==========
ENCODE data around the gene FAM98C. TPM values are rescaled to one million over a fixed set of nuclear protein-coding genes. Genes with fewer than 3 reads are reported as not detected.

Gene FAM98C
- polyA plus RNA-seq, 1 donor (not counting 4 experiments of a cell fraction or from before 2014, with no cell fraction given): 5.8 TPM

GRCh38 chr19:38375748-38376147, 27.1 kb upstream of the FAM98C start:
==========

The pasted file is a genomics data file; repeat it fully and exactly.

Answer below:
ENCODE data around the gene FAM98C. TPM values are rescaled to one million over a fixed set of nuclear protein-coding genes. Genes with fewer than 3 reads are reported as not detected.

Gene FAM98C
- polyA plus RNA-seq, 1 donor (not counting 4 experiments of a cell fraction or from before 2014, with no cell fraction given): 5.8 TPM

GRCh38 chr19:38375748-38376147, 27.1 kb upstream of the FAM98C start: